We drove through the Duck Valley Indian Reservation on the Idaho-Nevada border this past week, and I thought about the many times my husband and I took our sons to the rez to buy fireworks for the 4th of July. As a couple of rowdy, growing boys, my sons loved going to the reservation to get “real” fireworks.
Going to Duck Valley, the home of the Shoshone-Paiute tribe, was like crossing the border into another country—and in a way, reservations are other countries. As sovereign nations, tribes are answerable only to the federal (not state) government.
My family would watch out the car window searching the sagebrush plains, hoping to be the first one to spot a wickiup—a sure sign we’d entered reservation territory. Someone in the car would soon say, “There’s one.” Then we’d all look to see a conical-shaped structure made up of branches and sticks sitting in the backyard behind a house. Wickiups look similar to the tipis of the Plains Indians, and like tipis, their original purpose was to be a temporary camp dwelling.
I remember one of our first 4th of July trips to the reservation. Down the main drag of the little town of Owyhee, Nevada, the only town on the reservation, we saw a hand-painted fireworks sign that signaled with an arrow to make a turn. The fireworks stand sat in front of a run-down cinderblock apartment building. I saw a blanket used as a curtain over one window and a screen bent and hanging from another one. My sons jumped from the car as soon as we stopped, racing to the stand to see what kind of fireworks were for sale. The door to the apartment opened and a young man stepped out wearing a baggy pair of jeans and a T-shirt.
“How-gh! Yá’át’ééh!” he smiled toothily and held up his hand in greeting, Indian chief-style.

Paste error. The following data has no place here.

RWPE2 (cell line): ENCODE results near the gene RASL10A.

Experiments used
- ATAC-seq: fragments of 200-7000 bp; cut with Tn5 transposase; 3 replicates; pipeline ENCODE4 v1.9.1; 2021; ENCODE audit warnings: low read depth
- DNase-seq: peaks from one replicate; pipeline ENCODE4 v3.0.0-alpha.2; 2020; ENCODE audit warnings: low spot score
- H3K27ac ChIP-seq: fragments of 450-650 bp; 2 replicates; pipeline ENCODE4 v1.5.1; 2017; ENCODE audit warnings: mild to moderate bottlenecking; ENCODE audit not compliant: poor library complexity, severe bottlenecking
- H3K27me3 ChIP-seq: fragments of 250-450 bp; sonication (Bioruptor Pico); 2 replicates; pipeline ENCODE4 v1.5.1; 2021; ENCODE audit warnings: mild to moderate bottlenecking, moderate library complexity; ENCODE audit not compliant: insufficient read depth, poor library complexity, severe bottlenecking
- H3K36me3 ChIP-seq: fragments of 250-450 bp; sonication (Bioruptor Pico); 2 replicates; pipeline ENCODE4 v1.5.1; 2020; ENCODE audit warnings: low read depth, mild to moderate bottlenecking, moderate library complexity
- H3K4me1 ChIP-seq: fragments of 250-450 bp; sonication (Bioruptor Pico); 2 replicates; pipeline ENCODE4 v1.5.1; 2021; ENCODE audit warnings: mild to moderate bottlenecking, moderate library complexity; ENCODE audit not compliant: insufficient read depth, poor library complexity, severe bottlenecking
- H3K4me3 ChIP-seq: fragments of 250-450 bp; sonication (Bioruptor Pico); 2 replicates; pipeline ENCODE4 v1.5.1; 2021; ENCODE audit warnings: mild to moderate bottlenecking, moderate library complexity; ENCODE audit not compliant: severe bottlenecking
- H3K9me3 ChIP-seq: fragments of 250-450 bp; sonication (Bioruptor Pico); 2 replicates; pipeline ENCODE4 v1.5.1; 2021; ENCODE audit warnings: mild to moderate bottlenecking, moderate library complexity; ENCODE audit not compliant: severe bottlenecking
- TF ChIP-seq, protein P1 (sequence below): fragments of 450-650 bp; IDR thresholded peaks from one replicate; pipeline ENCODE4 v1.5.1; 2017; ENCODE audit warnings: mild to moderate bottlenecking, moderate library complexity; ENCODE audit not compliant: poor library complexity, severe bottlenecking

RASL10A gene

“Hello! We want to buy some fireworks,” my husband told him.
George (he introduced himself) asked us if there was any particular kind we were looking for. Before we could say a word, both my sons offered, “M-80’s. Bottle rockets. The good stuff.”
George was very genial and seemed more than happy to accommodate us. I asked him if he got a lot of firework customers way out here on the reservation.
“Oh sure. Quite a few. You’d be surprised. They’re like you, looking for the kind of fireworks they can’t buy where they live.”
Everyone wants more bang for their bucks on the 4th, but I had some hesitancy about buying “real” fireworks, something I’d vocally expressed many times to the rest of my family with little success. I’d heard enough stories about people losing fingers lighting M-80’s. Call me sentimental, but I had this wistful hope that my sons might grow up with all their digits intact.
“Anything special happening on the reservation?” I asked George conversationally.
“Yes! It’s time to make some money,” he grinned, taking my husband’s twenty dollar bill to make change.
“I meant to celebrate the um . . . well, Independence Day?”
Suddenly it hit me. I’d just realized the obvious and sad irony in celebrating America’s independence from Britain—by buying fireworks from people who’d sought their own independence from America.
But George didn’t seemed fazed by my question. “We got a big pow wow going on, food and dancing—probably do some handgames, some sticks and bones, you know?”
I didn’t know. But George patiently explained that handgames were an old Native American tradition. He said the games were like small-time gambling. Any age and any number of people could play. We talked a little more and when we finally left the rez, our backseat was full of fireworks contraband.
Our sons are grown now, and with the West increasingly a tinder box just waiting for the match, my husband and I have little interest buying anything with the word “fire” in it. As I write this blog though, I’m remembering George. I wonder if he went on to bigger and better things. He was so bright and charismatic. I hope he’s no longer selling “real” fireworks, but instead, has found a real job—or at least something that’s enabled him to move out of his shabby cinderblock apartment and into his own home, a home of course, with a wickiup in the back yard.
Image credit: Diana Hooley, Image credit: Diana Hooley, Image credit: wickiup